What the Supreme Court Ruling on Healthcare Law Will Mean for Texas Businesses

It’s all about the subsidies.

By Rhonda FanningJune 24, 2015 10:44 am

It could come within the next 24 hours, or we may be waiting a few more days. We’re talking about one of the most highly anticipated Supreme Court rulings of the year: whether to cut off tax credits that help millions of people in about three dozen states, including Texas, pay for health care under the Affordable Care Act.

If the tax credits are struck down, that wouldn’t be literally fatal to Obamacare, but experts say it could cause it to unravel.

David Chase is a Health Care Policy Director with the non-partisan group Small Business Majority, and he joins the Texas Standard to talk about what it could mean for everyday business.

On what small business owners want:

“They definitely have some concerns. They really felt that the status quo was really unacceptable and the Affordable Care Act has brought in some reforms that have finally brought them some relief. They really are not looking forward to the prospect of going back to the old days before the law was implemented.”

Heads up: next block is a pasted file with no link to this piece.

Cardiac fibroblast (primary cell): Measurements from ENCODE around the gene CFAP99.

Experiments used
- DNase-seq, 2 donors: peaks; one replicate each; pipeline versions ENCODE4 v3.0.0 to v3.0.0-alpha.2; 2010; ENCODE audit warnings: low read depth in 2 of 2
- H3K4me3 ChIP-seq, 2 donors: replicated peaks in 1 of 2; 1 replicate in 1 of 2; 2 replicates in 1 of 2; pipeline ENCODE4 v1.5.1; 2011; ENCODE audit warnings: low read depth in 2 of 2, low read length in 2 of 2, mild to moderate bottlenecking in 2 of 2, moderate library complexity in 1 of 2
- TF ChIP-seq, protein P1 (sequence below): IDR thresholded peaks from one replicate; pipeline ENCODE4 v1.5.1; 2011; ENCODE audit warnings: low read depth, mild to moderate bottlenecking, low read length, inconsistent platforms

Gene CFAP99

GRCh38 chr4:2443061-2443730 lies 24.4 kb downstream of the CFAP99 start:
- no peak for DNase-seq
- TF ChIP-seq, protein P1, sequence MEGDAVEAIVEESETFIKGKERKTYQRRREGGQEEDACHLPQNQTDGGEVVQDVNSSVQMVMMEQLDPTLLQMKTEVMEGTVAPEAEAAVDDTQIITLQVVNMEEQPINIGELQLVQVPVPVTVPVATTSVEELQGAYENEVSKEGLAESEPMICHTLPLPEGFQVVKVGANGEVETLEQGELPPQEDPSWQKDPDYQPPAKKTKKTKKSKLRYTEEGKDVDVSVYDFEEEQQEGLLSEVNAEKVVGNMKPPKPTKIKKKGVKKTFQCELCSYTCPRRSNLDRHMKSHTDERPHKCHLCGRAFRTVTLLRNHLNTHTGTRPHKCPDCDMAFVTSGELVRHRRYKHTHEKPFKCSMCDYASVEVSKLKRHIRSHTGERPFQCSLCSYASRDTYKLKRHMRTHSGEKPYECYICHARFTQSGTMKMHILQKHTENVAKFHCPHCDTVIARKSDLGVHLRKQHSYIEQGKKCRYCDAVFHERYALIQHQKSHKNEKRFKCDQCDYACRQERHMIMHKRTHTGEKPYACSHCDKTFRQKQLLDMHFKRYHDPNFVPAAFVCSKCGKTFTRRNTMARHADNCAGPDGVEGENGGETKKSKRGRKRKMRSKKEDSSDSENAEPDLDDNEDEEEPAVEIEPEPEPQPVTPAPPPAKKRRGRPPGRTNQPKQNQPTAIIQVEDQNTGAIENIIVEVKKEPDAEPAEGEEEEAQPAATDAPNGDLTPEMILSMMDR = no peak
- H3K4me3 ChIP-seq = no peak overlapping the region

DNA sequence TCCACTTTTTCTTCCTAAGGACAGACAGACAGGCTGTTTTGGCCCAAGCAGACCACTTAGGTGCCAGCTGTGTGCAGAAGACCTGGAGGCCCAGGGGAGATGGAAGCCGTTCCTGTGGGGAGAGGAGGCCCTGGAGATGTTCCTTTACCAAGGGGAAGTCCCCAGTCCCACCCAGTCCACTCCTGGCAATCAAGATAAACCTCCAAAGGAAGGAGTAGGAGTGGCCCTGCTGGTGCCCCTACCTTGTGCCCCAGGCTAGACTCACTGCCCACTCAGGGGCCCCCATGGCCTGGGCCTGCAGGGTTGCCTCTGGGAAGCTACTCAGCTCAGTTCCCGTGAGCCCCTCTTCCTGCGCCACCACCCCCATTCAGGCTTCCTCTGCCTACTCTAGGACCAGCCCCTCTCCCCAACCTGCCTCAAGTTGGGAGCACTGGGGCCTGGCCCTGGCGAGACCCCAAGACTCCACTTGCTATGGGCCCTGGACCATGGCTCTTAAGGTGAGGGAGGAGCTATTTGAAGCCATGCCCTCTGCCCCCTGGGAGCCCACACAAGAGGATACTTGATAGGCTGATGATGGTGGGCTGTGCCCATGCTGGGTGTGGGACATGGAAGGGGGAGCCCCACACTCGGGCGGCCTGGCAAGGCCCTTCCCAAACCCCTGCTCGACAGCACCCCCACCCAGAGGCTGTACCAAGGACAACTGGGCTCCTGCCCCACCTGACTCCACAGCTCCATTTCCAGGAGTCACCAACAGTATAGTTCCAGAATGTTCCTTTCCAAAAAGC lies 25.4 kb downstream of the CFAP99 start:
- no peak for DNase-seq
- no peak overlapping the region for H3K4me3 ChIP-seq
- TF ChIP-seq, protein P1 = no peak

On who pays the cost if the tax credits are stuck down:

“The real cost would actually fall on the small business owner him or herself…The Affordable Care Act has…created this environment where you can quit your job, quit the 9-5, go out and start your own business. And have the security in knowing that you have access to health insurance! If [the subsidies] were to go away we’d lose that… About half a million people would no longer be able to start their own business because of this case.”

On small businesses providing health care:

“Everyone wants to have health coverage and the Affordable Care Act requires everyone to have that. We know many small businesses are able to offer coverage and that’s great, but many of them are simply not able to offer coverage. With these subsidies if you’re not able to offer coverage you know your employees have another opportunity to get coverage with these subsidies. If these subsidies go away, that’s a problem.”